Tuesday, July 10, 2007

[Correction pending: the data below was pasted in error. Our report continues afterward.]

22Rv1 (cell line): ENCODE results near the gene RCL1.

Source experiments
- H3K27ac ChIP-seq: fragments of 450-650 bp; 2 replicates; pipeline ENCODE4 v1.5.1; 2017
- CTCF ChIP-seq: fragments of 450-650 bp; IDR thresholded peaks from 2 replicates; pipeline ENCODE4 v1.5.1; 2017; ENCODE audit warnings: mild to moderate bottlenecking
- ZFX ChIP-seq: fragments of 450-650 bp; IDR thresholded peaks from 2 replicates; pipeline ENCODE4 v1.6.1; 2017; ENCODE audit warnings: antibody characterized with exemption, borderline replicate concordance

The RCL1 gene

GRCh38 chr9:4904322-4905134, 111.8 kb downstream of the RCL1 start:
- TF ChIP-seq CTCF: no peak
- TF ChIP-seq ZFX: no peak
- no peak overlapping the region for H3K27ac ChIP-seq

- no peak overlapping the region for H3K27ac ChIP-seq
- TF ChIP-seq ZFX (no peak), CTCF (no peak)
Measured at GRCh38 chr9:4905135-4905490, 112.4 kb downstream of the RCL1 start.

The CAT usually comprises Data Interpretation, Quantitative Analysis and English Usage sections. Always attempt the section that you are strong in and like first. This will ensure that you get a lot of marks quicker and more easily.An important factor to consider is to balance speed and accuracy. Do not spend too much time on a single question. If it takes a long while to read, skip it and go to a smaller question. If time permits you can always get back to it. Another vital aspect to keep in mind is that CAT has negative marking and every wrong answer will lead you to lose marks.Hence attempt those questions where you are sure of the answer. If you do not know, it is best to let go and move on rather than spend a lot of time with no results. CAT considers an all-round performance, hence focus on attempting all sections equally.If you score highly in one section and poorly in another it would not be considered at all. Hence focus on attempting the maximum number of questions in every section where you know the answers. Also remember that not all questions are difficult. The paper is interspersed with several easy ones that hardly need some seconds to answer. The key is to be able to identify them. That, of course, comes with a lot of practice prior to the examination.Understand the basic theories behind the concepts and then solve the problems without glancing at the solutions. When you finish, compare both your solution and the printed solution. The cutoffs for the section usually range anywhere between 12-14.The Reading Comprehension section usually has a passage followed by a series of questions. The faster you read, the better it is as you can save time. However, reading speed should match the understanding level. Make sure you understand what you are reading.Underline important names, keywords as you read. Broadly, this includes three types of questions.The first is paragraph forming where there are four to six sentences labelled A to E that are actually a part of a paragraph. These are presented in a jumbled order and you are expected to rearrange the sentences such that the sequence forms a coherent paragraph.A useful start will be to identify the first sentence of the paragraph and then establish potential links.Another set of questions relates to the correct usage of grammar. English Usage and Vocabulary include questions on synonyms, antonyms and analogies. If you do not understand what is inside the paragraph, you can revisit it if a question is asked from that paragraph.The Logical and Analytical Reasoning section comprises logical puzzles. Use visual aids to understand the question. For instance, if the question is on relationships, try drawing a family tree or use a grid if you need to match options.The Data Interpretation and Data Sufficiency section includes questions based on tables, pie charts, bar graphs and line graphs. Ensure that you go through these questions carefully and this may also involve some calculations.